And, well, you see the rest. :)

If Heliotrope were an anime, you could make an AMV with Belinda Carlisle's "Heaven is a Place on Earth", but that would stop making sense at the Earth part prob'ly. :dead:

Now, realizing the reprecussions of that, a very easy question to come to mind: "Why did any of this matter?"
Two big reasons. (A), if it hadn't all worked out right, this wouldn't have happened ;]
and (B), the journey-mattering-just-as-much-as-the-destination thing.

The same goes for TSH. Especially since we just know that somehow, something they do ties into Cursor's existence; Cursor looks like Kaywai, not just any old bowless Kay, and part of Kaye's head was sitting around the room for ages. Some shit goes down there, definitely. But what? I have no clue. :) And the journey of TSH is what it's all about anyhow.

That's how I see it, and I like it. It's far out, but not only a happy ending, but a 100% completely perfect ending. Best possible outcome. All the clues and tools that something like this could happen were there, but it takes the right perspective and optimism to even guess at it, which no one really seemed to do.

The details, though, are very fuzzy, and the explanation so brief that it leaves some patching together to figure it all out. I got the basic gist on first read, which was the important part and the emotional response therein, but the details of how that functions are really hard to sort out afterwards :dead: What about splays? What about other cosmos than pastel? There's lots of puzzling bits to it. But a complete scientific dissection wouldn't have made a good emotional story moment: I think when you first read it, you're just meant to realize generally what has happened, and say holy shit, wow!, and smile at seeing- a different, yet distinctly them-looking- Aoi and Hannya again, having a nice sweet little birthday party with Fuschia and Heliotrope.

I felt it was awesome, but I can also see how it's easy for it to make no friggin' sense when you first try to take it in, too.

Like I said before: weird, yet awesome.

Unicorn Jelly's ending was meant to leave you asking questions, wondering what-ifs, seeing the story and taking the story your own way. Just as UJ always was.

To be taken either as it's own thing with an assumed history of UJ, or as a continuation, Pastel Defender Heliotrope's ending gives us a possible answer. A fantastic one. An incredible, far-out idea. Heliotrope was always about experimenting with far-out ideas- it was an idea story. Always was.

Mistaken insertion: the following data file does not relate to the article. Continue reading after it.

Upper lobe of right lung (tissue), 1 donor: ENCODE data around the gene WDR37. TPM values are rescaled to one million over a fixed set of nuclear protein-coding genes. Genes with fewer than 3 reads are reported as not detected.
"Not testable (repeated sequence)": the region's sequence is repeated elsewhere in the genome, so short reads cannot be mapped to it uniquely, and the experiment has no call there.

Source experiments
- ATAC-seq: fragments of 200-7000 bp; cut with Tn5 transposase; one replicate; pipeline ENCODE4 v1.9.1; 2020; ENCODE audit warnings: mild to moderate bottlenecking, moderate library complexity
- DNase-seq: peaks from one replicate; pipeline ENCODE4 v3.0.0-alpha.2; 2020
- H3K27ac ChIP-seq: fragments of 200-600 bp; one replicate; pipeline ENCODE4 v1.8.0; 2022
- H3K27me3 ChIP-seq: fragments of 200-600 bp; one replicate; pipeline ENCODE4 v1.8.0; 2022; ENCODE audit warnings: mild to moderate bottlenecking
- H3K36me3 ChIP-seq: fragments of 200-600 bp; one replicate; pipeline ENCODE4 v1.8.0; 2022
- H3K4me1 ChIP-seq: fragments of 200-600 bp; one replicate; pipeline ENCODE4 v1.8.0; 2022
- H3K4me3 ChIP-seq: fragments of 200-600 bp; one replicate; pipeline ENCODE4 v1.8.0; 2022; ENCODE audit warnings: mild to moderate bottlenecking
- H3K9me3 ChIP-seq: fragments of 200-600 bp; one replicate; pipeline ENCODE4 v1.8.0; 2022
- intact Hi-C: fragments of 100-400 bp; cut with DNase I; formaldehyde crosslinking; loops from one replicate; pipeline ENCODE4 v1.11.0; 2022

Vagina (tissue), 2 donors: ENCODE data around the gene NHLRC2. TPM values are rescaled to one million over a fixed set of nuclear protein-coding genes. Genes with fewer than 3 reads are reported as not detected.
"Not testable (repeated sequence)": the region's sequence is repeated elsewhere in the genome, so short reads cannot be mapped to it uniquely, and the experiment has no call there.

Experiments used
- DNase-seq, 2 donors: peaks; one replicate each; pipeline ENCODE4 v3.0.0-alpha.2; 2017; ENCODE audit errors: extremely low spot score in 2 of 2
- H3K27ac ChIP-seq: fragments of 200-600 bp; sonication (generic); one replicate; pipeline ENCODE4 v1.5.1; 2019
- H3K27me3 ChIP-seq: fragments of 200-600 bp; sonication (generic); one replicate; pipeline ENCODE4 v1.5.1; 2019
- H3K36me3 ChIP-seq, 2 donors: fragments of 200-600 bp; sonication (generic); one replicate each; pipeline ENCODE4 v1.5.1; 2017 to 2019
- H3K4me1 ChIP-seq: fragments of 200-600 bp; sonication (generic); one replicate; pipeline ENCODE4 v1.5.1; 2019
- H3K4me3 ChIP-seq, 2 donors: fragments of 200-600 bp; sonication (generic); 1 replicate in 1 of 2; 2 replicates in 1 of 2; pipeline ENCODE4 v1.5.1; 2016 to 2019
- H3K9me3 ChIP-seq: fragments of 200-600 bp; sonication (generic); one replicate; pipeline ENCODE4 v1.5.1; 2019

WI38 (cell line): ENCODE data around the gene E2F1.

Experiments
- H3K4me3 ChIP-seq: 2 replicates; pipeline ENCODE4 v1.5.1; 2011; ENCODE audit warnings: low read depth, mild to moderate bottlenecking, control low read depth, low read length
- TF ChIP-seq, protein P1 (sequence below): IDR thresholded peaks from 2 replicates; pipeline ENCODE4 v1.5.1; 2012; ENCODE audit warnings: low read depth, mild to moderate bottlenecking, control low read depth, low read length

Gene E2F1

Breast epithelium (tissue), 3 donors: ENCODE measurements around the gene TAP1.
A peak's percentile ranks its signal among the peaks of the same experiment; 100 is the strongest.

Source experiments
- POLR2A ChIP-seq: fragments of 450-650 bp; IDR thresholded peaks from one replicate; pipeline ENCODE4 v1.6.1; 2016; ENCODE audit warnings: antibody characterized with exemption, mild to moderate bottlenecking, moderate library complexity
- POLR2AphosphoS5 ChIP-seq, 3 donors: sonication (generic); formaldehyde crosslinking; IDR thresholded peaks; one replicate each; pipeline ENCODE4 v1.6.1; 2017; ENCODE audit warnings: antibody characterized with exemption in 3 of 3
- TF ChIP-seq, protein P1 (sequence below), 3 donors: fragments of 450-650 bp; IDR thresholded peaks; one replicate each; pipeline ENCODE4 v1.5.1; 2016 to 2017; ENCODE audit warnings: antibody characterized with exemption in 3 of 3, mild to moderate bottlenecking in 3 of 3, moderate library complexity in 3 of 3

What will To Save Her give us?...

It's a character story, all about the characters growing and who they are, fleshing out sides of alternates of people we only got to see a few sides of in UJ, the neglected mains, like Kaywai and Pho and Texto. The ending, I would suppose, will be very thick with character. How so, I haven't the foggiest.
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Re: #229-231 - Conclusion

Postby Tangent » Fri Jan 25, 2008 10:15 am

Hmm. I dunno, Jennifer. The ending feels jumbled. I'll have to let it sit a few days and return to it and see if it makes more sense... probably reread the entire last chapter.

Good luck on the next project. Take care =^-^=
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Re: #229-231 - Conclusion

Postby Tychomonger » Fri Jan 25, 2008 10:37 am

I find it strange that CURSchia would so willingly shed her physical form after having fought so hard for a body. Out of all of them, I would expect her to have the most physically oriented avatar, but she is just hair, face, and hands. I wonder at what point she decided to abandon the fruit of her life's goal?
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Re: #229-231 - Conclusion

Postby Jennifer Diane Reitz » Fri Jan 25, 2008 2:07 pm

Locke wrote:I don't understand this ending. There was no definite end to the story, it just jumped a long, long way and then stopped. I had to read it like four times before I understood it at all. I think there was way too much left open and unexplained between 229 and 230. The ending of Unicorn Jelly was purposely vague and that worked well for it, but it was certainly final, and even that had an epilogue. The happy end of PDH apparently takes place 100,000 years later and is more of a snapshot of another part of the character's lives already in progress... it doesn't seem final. And what the hell did they turn into. :roll:

The page before that where Heliotrope/Fuschia is falling and looking kind of mental is more of a sad ending. I wish there had been a couple of simple explanatory pages between that page and the one after it. Some narration or something, rather than leaving 100,000 years and a lot of closure for the characters up to the reader's imagination.


Read this, and learn my childhood inspiration for the ending of Pastel Defender Heliotrope:

http://filer.case.edu/dts8/thelastq.htm

In this classic short Issac Azimov story, you can find a lot of where I'm coming from.
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Re: #229-231 - Conclusion

Postby draque » Fri Jan 25, 2008 2:36 pm

Jennifer Diane Reitz wrote:In this classic short Issac Azimov story, you can find a lot of where I'm coming from.


Ok, this is going to sound very weird... but is the guy who is hosting that file Dave in the IT department at Case Western? If so, I worked with that guy and the world is disturbingly small. I just can't remember his last name or I would be able to check from the username (Case is where I went to school).
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Re: #229-231 - Conclusion

Postby Wizard CaT » Fri Jan 25, 2008 4:18 pm